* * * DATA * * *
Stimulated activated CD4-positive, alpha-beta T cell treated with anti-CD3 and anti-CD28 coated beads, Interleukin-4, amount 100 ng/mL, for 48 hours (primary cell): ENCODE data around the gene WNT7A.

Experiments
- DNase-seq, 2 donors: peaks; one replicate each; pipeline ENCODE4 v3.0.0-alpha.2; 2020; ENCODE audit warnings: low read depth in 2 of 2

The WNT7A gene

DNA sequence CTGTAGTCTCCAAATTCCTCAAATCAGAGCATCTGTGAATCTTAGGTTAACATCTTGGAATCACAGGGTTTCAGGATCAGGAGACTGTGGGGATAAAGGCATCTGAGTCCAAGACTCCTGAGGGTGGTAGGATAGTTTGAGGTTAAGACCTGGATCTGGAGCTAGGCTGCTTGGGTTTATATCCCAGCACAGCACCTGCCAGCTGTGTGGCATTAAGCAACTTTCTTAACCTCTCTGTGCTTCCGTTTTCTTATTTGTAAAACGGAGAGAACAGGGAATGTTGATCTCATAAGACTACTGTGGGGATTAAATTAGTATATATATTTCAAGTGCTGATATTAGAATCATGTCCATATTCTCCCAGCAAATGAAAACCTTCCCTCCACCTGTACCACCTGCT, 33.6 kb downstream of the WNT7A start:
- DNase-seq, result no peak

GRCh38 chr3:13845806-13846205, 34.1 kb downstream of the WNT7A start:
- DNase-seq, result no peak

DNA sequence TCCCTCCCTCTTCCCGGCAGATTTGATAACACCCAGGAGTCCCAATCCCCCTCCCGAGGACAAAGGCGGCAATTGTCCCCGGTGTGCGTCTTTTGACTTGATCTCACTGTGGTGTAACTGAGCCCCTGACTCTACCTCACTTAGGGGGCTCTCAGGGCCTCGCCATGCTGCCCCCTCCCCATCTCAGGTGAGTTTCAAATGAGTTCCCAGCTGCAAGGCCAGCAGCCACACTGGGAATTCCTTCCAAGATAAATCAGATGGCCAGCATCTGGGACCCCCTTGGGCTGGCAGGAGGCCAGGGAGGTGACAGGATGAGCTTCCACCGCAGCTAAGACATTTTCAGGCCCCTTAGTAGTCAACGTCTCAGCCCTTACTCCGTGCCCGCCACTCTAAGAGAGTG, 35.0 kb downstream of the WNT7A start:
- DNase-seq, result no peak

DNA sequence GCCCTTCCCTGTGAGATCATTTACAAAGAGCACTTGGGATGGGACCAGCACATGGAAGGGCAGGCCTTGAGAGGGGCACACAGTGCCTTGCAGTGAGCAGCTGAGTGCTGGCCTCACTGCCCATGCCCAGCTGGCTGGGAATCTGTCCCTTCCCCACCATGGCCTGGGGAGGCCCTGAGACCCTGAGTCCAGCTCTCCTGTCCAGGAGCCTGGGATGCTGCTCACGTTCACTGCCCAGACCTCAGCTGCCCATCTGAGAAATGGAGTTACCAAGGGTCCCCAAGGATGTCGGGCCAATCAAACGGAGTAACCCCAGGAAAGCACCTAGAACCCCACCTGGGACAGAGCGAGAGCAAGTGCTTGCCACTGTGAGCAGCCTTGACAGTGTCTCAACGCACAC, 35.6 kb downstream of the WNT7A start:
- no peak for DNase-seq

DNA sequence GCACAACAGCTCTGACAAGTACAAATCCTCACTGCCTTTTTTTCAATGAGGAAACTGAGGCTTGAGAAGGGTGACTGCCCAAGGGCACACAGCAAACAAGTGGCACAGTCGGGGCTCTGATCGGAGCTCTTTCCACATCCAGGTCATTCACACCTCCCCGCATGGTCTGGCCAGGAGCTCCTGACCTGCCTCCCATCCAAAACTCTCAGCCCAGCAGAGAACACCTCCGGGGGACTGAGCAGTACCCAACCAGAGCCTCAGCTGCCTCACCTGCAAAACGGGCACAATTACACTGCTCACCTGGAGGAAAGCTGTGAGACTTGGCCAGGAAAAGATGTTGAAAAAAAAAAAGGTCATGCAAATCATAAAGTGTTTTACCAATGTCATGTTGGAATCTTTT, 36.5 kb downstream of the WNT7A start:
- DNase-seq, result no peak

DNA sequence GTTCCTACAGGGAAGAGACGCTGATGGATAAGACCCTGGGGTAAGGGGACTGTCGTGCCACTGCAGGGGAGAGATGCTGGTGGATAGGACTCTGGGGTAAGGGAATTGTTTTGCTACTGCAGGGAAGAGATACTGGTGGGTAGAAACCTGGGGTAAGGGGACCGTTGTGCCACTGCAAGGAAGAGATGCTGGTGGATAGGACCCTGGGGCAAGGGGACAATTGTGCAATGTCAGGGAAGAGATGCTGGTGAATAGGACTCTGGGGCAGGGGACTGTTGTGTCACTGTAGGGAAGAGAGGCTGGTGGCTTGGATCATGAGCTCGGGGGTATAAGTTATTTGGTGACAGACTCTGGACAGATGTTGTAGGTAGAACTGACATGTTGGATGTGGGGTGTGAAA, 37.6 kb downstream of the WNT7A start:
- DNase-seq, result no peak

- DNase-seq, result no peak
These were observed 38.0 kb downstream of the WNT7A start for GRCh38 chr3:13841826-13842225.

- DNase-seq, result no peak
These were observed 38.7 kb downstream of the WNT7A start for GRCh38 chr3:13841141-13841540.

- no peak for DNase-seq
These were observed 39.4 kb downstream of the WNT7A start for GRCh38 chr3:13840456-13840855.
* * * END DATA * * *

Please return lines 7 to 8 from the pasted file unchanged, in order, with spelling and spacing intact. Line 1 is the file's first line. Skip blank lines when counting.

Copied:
GRCh38 chr3:13845806-13846205, 34.1 kb downstream of the WNT7A start:
- DNase-seq, result no peak